4. Stay in Groups: The most critical time for attempted abductions is when a kid is going to and from school or a school related event, McBride said. Summertime is also a time of heightened danger because kids are often alone longer and outside longer. Parents should teach their kids to stay in groups whenever possible.
5. Stranger Danger Is Wrong Message: How a child and how an adult defines a stranger are very different. Offenders are often patient, appear nice and offer kids something that doesn't seem evil—a puppy, candy. If an offender appears nice, they lose that stranger status. McBride says you shouldn't instruct your child to avoid all strangers because a stranger might be who helps them flee from an abductor or exploiter if you're not with him or her. An important message to give to your children when it comes to someone who they are suspicious of, they do not have to be polite to that person. "They do not have to respond to the person...if they get engaged in conversation, then they let their guard down," McBride said.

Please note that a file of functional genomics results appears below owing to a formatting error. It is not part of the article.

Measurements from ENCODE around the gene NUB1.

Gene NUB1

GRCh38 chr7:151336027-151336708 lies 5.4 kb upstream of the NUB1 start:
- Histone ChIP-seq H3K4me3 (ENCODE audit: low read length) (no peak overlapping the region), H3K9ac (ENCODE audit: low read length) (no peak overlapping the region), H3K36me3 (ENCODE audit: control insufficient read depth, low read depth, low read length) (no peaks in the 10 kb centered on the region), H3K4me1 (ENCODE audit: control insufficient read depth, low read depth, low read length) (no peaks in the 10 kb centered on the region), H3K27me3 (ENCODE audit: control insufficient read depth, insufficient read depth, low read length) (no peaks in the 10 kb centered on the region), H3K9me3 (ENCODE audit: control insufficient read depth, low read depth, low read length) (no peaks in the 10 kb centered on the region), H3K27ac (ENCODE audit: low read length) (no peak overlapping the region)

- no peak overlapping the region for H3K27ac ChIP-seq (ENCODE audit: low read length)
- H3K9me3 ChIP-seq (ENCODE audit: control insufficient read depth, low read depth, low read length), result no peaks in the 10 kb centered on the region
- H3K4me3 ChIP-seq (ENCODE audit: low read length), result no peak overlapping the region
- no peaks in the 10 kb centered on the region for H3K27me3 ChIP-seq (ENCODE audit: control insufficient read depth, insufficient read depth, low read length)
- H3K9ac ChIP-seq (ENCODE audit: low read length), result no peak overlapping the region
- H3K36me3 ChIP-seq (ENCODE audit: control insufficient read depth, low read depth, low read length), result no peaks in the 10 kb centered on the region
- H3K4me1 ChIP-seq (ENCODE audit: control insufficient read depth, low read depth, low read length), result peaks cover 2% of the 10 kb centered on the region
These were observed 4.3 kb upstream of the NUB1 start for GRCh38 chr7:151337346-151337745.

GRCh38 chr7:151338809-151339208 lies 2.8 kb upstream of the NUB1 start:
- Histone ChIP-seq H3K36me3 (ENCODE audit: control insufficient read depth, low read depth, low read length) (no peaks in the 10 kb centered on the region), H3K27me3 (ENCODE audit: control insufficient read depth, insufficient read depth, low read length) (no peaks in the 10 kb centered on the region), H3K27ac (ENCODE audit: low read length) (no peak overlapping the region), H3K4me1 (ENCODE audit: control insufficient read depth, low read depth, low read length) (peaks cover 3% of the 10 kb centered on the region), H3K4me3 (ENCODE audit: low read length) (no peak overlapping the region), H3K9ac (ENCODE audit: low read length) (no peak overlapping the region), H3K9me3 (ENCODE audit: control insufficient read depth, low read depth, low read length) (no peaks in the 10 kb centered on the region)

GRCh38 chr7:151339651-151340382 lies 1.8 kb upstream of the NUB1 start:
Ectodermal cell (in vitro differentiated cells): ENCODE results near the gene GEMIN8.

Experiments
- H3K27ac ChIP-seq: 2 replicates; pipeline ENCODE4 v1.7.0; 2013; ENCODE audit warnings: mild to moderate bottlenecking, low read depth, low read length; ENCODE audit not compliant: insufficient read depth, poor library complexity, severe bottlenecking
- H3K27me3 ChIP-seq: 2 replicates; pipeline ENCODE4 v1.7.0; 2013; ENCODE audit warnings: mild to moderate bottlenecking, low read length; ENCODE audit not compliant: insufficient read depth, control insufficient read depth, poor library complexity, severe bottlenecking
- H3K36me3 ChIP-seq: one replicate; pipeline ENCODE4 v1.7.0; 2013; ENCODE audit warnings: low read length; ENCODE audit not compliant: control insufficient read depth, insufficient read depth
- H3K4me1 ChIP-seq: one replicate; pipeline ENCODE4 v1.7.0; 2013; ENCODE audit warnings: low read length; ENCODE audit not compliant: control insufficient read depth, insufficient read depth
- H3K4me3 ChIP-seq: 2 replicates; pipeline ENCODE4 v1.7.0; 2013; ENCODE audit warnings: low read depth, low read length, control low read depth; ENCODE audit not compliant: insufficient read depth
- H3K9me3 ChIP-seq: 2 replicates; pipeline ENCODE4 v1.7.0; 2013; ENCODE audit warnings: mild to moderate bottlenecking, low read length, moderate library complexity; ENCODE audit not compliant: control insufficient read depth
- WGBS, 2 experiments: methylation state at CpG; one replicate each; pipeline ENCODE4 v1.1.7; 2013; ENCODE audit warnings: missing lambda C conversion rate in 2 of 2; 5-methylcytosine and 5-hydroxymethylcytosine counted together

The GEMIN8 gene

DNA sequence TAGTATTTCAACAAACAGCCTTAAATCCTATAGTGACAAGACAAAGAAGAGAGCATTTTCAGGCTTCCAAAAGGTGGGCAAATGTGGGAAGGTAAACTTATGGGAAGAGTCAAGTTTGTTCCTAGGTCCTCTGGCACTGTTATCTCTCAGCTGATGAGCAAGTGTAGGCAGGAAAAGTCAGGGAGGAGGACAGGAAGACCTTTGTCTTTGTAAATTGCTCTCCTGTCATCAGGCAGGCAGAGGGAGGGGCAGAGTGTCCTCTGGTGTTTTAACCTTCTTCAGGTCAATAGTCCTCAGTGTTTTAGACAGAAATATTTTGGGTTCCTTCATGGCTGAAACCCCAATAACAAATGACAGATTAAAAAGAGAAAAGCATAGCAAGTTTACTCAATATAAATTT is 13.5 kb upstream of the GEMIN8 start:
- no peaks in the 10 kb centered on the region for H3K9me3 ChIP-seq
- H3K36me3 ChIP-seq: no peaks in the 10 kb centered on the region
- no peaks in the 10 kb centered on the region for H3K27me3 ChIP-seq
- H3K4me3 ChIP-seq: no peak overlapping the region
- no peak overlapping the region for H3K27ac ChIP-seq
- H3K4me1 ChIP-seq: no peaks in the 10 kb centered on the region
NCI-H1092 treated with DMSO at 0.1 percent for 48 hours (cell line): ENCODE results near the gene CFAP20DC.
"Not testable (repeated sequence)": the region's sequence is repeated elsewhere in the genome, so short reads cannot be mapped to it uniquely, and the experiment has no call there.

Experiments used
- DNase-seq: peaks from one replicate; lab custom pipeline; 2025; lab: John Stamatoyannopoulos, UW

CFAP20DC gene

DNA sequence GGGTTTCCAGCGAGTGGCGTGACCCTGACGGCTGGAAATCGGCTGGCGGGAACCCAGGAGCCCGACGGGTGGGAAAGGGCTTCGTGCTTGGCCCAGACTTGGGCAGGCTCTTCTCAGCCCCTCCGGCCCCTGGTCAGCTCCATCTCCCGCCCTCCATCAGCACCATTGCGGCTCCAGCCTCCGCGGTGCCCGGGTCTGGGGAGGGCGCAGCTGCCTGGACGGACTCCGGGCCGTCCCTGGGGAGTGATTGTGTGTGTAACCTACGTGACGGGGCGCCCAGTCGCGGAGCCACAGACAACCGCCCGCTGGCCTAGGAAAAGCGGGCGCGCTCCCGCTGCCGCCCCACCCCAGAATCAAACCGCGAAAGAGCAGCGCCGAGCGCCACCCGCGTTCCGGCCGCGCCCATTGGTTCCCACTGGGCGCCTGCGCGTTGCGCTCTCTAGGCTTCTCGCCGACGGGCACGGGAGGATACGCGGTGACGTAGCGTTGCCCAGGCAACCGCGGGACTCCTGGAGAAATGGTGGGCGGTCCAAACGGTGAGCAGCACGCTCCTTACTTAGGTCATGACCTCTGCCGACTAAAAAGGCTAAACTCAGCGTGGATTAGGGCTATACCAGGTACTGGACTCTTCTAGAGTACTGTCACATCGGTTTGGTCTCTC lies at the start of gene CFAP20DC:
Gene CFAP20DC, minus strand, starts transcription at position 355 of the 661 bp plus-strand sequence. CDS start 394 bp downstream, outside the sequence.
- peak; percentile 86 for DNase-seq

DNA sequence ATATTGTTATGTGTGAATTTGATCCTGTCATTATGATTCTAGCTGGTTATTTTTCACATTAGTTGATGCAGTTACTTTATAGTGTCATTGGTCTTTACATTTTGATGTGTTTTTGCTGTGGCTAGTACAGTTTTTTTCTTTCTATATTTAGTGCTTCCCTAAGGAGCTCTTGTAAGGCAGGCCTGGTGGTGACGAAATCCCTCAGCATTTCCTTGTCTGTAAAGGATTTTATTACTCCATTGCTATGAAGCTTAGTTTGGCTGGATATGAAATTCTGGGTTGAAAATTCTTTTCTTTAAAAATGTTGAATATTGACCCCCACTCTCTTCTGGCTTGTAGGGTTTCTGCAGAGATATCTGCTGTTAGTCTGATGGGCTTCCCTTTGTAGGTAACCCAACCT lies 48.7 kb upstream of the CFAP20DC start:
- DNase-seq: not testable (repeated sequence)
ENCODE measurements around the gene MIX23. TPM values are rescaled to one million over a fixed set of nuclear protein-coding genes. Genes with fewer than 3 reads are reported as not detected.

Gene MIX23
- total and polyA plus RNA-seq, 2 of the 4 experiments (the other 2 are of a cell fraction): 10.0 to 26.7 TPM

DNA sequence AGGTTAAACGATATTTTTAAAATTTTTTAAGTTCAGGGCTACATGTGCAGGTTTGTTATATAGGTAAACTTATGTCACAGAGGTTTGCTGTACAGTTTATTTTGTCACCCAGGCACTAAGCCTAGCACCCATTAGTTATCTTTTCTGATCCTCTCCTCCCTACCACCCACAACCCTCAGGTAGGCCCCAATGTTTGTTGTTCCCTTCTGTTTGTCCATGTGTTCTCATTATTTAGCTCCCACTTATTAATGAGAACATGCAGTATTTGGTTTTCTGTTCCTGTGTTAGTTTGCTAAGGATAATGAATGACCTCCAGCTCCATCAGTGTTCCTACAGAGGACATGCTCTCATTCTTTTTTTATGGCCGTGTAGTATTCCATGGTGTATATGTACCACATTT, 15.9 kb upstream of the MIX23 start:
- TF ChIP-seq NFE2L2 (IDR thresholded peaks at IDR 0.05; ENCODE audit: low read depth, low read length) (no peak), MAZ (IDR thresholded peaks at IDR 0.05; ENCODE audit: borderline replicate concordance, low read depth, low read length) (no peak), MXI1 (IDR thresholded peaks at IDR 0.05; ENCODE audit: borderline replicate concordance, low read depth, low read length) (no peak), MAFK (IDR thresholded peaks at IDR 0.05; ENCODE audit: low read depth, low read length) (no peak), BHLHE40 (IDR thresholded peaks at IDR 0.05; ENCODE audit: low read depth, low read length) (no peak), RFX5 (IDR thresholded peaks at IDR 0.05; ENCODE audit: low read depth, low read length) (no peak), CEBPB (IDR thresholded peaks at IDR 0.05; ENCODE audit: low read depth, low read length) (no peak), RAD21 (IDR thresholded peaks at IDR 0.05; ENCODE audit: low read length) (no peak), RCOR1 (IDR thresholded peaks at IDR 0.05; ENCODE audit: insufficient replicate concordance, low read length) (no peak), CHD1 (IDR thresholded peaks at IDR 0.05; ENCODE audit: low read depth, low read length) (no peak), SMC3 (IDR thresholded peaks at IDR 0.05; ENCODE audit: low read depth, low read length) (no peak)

6. Practice and Have a Plan: McBride said that you should instruct your kids first and foremost that getting away is the most important thing. Secondly, when out with your children, discuss and practice different scenarios.